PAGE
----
Article

Assessing the clinical significance of botanical supplementation on human cytochrome P450 3A activity: comparison of a milk thistle and black cohosh product to rifampin and clarithromycin.

Department of Pharmaceutical Sciences, University of Arkansas for Medical Sciences, College of Pharmacy, 4301 West Markham Street, Slot 522-3, Little Rock, 72205, USA.
The Journal of Clinical Pharmacology (Impact Factor: 2.47). 03/2006; 46(2):201-13.
Source: PubMed

ABSTRACT Phytochemical-mediated modulation of cytochrome P450 enzymes (CYPs) may underlie many herb-drug interactions. This study's purpose was to assess the effects of milk thistle and black cohosh supplementation on CYP3A activity and compare them to a clinically recognized inducer, rifampin, and inhibitor, clarithromycin. Healthy volunteers were randomly assigned to receive a standardized milk thistle (900 mg) or black cohosh (80 mg) supplement for 14 days. Subjects also received rifampin (600 mg) and clarithromycin (1000 mg) for 7 days as positive controls for CYP3A induction and inhibition, respectively. Midazolam was administered orally before and after each supplementation and control period. The effects of milk thistle, black cohosh, rifampin, and clarithromycin on midazolam pharmacokinetics were determined using noncompartmental techniques. Unlike those observed for rifampin and clarithromycin, midazolam pharmacokinetics was unaffected by milk thistle or black cohosh. Milk thistle and black cohosh appear to have no clinically relevant effect on CYP3A activity in vivo.

0 Bookmarks
 · 
62 Views
  • [Show abstract] [Hide abstract]
    ABSTRACT: Milk thistle (Silybum marianum) extracts are widely used as a complementary and alternative treatment of various hepatic conditions and a host of other diseases/disorders. The active constituents of milk thistle supplements are believed to be the flavonolignans contained within the extracts. In vitro studies have suggested that some milk thistle components may significantly inhibit specific cytochrome P450 (CYP) enzymes. However, determining the potential for clinically significant drug interactions with milk thistle products has been complicated by inconsistencies between in vitro and in vivo study results. The aim of the present study was to determine the effect of a standardized milk thistle supplement on major CYP drug-metabolizing enzymes after a 14-day exposure period. CYP1A2, CYP2C9, CYP2D6, and CYP3A4/5 activities were measured by simultaneously administering the four probe drugs, caffeine, tolbutamide, dextromethorphan, and midazolam to 9 healthy volunteers before and after exposure to a standardized milk thistle extract given thrice daily for 14 days. The three most abundant falvonolignans found in plasma, following exposure to milk thistle extracts, were silybin A, silybin B, and isosilybin B. The concentrations of these three major constituents were individually measured in study subjects as potential perpetrators. The peak concentrations and areas under the time-concentration curves of the four probe drugs were determined with the milk thistle administration. Exposure to milk thistle extract produced no significant influence on CYP1A2, CYP2C9, CYP2D6, or CYP3A4/5 activities.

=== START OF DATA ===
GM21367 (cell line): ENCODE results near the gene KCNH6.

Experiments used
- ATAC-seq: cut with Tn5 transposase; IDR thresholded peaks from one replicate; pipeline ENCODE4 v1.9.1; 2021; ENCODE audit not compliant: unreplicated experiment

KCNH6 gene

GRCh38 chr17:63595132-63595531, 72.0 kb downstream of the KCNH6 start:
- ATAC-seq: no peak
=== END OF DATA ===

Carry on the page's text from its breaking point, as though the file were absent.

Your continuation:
Drug metabolism and disposition: the biological fate of chemicals 07/2014; · 3.74 Impact Factor
  • [Show abstract] [Hide abstract]
    ABSTRACT: ABSTRACT An evidence-based systematic review of black cohosh (Cimicifuga racemosa, Actaea racemosa) by the Natural Standard Research Collaboration consolidates the safety and efficacy data available in the scientific literature using a validated, reproducible grading rationale. This article includes written and statistical analysis of clinical trials, plus a compilation of expert opinion, folkloric precedent, history, pharmacology, kinetics/dynamics, interactions, adverse effects, toxicology, and dosing.
    Journal of Dietary Supplements 08/2014;
  • [Show abstract] [Hide abstract]
    ABSTRACT: We describe a novel experiment that we conducted with the Drug Interaction Knowledge-base (DIKB) to determine which combinations of evidence enable a rule-based theory of metabolic drug-drug interactions to make the most optimal set of predictions. The focus of the experiment was a group of 16 drugs including six members of the HMG-CoA-reductase inhibitor family (statins). The experiment helped identify evidence-use strategies that enabled the DIKB to predict significantly more interactions present in a validation set than the most rigorous strategy developed by drug experts with no loss of accuracy. The best-performing strategies included evidence types that would normally be of lesser predictive value but that are often more accessible than more rigorous types. Our experimental methods represent a new approach to leveraging the available scientific evidence within a domain where important evidence is often missing or of questionable value for supporting important assertions.
    Journal of Biomedical Informatics 12/2009; 42(6):990-1003. · 2.48 Impact Factor

Full-text (2 Sources)

Download
13 Downloads
Available from
Sep 25, 2014